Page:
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Egocentric Thinking

Egocentric thinking, then, results from the fact that humans do not naturally consider the rights and needs of others, nor do we naturally appreciate the point of view of others or the limitations in our own point of view. Humans become explicitly aware of our egocentric thinking only if specially trained to do so. We do not naturally recognize our egocentric assumptions, the egocentric way we use information, the egocentric way we interpret data, the source of our egocentric concepts and ideas, and the implications of our egocentric thought. We do not naturally recognize our self-serving perspective.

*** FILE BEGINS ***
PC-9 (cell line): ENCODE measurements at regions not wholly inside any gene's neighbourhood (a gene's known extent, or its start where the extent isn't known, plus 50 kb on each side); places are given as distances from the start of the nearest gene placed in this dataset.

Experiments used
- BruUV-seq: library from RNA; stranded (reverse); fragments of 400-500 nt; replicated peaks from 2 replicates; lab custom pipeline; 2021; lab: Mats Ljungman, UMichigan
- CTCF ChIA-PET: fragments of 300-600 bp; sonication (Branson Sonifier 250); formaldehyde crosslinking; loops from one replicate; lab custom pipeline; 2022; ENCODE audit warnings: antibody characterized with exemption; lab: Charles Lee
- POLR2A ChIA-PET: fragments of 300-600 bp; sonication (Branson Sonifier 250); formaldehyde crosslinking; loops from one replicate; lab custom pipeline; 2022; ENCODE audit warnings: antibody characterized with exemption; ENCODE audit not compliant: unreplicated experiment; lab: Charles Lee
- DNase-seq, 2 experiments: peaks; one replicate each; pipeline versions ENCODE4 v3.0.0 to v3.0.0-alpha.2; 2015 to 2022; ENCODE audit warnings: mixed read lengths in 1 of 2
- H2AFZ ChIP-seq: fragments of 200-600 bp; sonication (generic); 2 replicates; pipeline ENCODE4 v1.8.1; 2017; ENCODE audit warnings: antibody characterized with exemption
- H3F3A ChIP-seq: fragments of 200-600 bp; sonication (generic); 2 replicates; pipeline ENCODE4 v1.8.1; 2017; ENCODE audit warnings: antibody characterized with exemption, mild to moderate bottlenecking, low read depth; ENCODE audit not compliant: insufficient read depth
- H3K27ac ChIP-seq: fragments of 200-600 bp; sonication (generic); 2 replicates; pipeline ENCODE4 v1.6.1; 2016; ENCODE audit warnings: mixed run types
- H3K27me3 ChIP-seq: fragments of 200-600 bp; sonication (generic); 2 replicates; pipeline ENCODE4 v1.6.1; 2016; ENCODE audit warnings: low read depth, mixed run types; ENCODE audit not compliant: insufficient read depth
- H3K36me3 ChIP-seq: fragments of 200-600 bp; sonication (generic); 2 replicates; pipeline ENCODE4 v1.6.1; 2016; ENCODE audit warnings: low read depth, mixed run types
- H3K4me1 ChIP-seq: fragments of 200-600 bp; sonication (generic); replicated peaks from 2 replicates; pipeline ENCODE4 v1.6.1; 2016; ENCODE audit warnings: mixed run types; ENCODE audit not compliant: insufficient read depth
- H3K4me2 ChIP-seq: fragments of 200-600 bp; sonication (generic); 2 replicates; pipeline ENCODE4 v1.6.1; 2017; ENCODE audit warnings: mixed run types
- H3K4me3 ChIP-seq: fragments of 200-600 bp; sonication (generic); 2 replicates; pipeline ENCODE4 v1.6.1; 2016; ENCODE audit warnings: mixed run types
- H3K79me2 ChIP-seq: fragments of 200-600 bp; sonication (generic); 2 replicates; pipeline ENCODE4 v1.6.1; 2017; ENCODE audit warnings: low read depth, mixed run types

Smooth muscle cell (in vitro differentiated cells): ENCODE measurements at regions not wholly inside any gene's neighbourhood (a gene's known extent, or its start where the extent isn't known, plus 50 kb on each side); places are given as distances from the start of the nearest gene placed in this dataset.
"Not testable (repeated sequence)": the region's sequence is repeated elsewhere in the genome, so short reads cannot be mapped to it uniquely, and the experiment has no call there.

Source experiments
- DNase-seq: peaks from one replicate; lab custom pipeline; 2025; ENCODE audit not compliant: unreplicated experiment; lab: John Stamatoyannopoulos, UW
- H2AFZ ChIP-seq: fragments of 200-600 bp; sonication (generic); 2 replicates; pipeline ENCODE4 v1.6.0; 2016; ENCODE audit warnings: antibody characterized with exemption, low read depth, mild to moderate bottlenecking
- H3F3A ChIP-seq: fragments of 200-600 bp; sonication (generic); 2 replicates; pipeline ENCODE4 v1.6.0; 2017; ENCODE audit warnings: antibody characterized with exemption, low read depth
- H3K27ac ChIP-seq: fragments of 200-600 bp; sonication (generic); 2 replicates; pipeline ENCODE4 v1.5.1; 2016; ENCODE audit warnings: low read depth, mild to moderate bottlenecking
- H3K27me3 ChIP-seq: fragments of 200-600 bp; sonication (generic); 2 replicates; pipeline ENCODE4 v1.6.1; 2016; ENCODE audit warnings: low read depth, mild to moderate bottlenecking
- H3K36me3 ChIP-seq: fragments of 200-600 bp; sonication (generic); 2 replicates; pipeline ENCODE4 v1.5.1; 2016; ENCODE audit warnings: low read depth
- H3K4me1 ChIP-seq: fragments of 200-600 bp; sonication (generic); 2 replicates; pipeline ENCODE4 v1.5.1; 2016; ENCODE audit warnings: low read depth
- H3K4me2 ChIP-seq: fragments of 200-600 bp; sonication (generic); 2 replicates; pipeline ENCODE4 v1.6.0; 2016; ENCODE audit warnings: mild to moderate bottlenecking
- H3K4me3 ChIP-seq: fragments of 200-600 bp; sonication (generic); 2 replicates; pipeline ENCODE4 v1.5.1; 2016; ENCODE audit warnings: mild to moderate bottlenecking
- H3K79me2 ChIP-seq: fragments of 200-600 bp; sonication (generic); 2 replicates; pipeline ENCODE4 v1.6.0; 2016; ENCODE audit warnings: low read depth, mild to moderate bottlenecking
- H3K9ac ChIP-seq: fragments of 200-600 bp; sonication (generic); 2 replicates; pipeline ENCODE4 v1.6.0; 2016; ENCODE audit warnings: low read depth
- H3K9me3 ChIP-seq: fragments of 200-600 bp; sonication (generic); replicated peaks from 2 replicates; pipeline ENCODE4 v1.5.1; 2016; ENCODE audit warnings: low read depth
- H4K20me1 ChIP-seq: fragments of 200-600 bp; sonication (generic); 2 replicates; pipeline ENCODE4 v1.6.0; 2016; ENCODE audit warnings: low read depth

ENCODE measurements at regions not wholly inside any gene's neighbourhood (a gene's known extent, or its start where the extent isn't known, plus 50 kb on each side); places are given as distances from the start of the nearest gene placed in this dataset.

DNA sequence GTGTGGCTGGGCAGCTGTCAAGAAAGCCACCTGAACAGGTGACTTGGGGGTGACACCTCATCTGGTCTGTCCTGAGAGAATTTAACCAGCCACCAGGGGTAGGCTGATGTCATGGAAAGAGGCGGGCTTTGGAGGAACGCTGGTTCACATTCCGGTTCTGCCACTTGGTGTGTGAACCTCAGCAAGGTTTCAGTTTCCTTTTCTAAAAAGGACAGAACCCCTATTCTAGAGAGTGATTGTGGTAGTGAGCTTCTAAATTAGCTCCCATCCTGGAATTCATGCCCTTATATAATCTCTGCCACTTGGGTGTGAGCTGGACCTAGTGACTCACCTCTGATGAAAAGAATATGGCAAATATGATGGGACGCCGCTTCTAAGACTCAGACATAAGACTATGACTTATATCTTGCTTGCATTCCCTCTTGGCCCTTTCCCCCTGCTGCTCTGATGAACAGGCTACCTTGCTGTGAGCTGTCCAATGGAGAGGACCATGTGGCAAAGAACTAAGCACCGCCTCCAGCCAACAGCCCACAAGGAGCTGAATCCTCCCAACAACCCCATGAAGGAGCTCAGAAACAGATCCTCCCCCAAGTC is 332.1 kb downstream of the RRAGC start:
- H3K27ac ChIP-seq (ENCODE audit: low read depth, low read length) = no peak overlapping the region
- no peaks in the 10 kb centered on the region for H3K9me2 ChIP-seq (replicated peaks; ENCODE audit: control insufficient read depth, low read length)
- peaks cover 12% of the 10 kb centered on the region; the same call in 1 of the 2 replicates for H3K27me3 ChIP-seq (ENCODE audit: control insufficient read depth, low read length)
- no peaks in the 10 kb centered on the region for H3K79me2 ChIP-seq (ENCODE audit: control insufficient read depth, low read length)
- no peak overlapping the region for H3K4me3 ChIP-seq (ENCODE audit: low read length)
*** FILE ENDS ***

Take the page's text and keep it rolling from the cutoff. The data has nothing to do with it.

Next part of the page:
Humans live with the unrealistic but confident sense that we have fundamentally figured out the way things actually are, and that we have done this objectively. We naturally believe in our intuitive perceptions—however inaccurate they may be. Instead of using intellectual standards in thinking, humans often use self-centered psychological standards to determine what to believe and what to reject. Here are the most commonly used psychological standards in human thinking:


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